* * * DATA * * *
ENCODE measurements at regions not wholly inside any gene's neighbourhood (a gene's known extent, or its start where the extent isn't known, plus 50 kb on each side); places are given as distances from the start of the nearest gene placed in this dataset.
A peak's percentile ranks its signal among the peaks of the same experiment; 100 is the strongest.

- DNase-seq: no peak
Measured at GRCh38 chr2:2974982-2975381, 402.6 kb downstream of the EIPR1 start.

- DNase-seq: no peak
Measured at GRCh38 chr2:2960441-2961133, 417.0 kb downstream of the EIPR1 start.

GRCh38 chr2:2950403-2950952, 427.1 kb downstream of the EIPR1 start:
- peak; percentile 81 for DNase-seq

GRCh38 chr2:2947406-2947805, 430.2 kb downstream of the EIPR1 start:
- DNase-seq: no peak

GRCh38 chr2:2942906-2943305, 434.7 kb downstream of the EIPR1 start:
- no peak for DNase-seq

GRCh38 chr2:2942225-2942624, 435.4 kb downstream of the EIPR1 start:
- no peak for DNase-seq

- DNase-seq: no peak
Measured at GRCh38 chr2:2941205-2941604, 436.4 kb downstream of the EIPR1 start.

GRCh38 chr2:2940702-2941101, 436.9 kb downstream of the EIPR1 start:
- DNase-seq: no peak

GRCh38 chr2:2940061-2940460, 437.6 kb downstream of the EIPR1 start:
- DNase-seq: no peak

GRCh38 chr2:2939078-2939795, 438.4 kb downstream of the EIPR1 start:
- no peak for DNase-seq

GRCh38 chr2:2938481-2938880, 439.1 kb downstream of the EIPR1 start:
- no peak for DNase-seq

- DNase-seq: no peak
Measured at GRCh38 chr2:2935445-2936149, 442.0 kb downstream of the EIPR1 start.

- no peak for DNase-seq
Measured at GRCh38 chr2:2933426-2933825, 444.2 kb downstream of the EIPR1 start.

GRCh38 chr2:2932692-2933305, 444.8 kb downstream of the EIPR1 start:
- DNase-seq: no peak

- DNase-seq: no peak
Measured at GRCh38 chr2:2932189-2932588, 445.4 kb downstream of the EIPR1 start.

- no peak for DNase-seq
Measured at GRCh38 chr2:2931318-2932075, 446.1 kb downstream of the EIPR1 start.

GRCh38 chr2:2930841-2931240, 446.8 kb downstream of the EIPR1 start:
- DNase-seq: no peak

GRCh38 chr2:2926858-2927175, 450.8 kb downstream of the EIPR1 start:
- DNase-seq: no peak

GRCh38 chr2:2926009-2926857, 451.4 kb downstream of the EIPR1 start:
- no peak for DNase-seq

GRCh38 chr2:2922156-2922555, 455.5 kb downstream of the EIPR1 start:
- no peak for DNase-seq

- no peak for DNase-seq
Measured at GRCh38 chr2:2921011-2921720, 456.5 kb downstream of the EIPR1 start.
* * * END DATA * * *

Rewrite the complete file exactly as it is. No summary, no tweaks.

ENCODE measurements at regions not wholly inside any gene's neighbourhood (a gene's known extent, or its start where the extent isn't known, plus 50 kb on each side); places are given as distances from the start of the nearest gene placed in this dataset.
A peak's percentile ranks its signal among the peaks of the same experiment; 100 is the strongest.

- DNase-seq: no peak
Measured at GRCh38 chr2:2974982-2975381, 402.6 kb downstream of the EIPR1 start.

- DNase-seq: no peak
Measured at GRCh38 chr2:2960441-2961133, 417.0 kb downstream of the EIPR1 start.

GRCh38 chr2:2950403-2950952, 427.1 kb downstream of the EIPR1 start:
- peak; percentile 81 for DNase-seq

GRCh38 chr2:2947406-2947805, 430.2 kb downstream of the EIPR1 start:
- DNase-seq: no peak

GRCh38 chr2:2942906-2943305, 434.7 kb downstream of the EIPR1 start:
- no peak for DNase-seq

GRCh38 chr2:2942225-2942624, 435.4 kb downstream of the EIPR1 start:
- no peak for DNase-seq

- DNase-seq: no peak
Measured at GRCh38 chr2:2941205-2941604, 436.4 kb downstream of the EIPR1 start.

GRCh38 chr2:2940702-2941101, 436.9 kb downstream of the EIPR1 start:
- DNase-seq: no peak

GRCh38 chr2:2940061-2940460, 437.6 kb downstream of the EIPR1 start:
- DNase-seq: no peak

GRCh38 chr2:2939078-2939795, 438.4 kb downstream of the EIPR1 start:
- no peak for DNase-seq

GRCh38 chr2:2938481-2938880, 439.1 kb downstream of the EIPR1 start:
- no peak for DNase-seq

- DNase-seq: no peak
Measured at GRCh38 chr2:2935445-2936149, 442.0 kb downstream of the EIPR1 start.

- no peak for DNase-seq
Measured at GRCh38 chr2:2933426-2933825, 444.2 kb downstream of the EIPR1 start.

GRCh38 chr2:2932692-2933305, 444.8 kb downstream of the EIPR1 start:
- DNase-seq: no peak

- DNase-seq: no peak
Measured at GRCh38 chr2:2932189-2932588, 445.4 kb downstream of the EIPR1 start.

- no peak for DNase-seq
Measured at GRCh38 chr2:2931318-2932075, 446.1 kb downstream of the EIPR1 start.

GRCh38 chr2:2930841-2931240, 446.8 kb downstream of the EIPR1 start:
- DNase-seq: no peak

GRCh38 chr2:2926858-2927175, 450.8 kb downstream of the EIPR1 start:
- DNase-seq: no peak

GRCh38 chr2:2926009-2926857, 451.4 kb downstream of the EIPR1 start:
- no peak for DNase-seq

GRCh38 chr2:2922156-2922555, 455.5 kb downstream of the EIPR1 start:
- no peak for DNase-seq

- no peak for DNase-seq
Measured at GRCh38 chr2:2921011-2921720, 456.5 kb downstream of the EIPR1 start.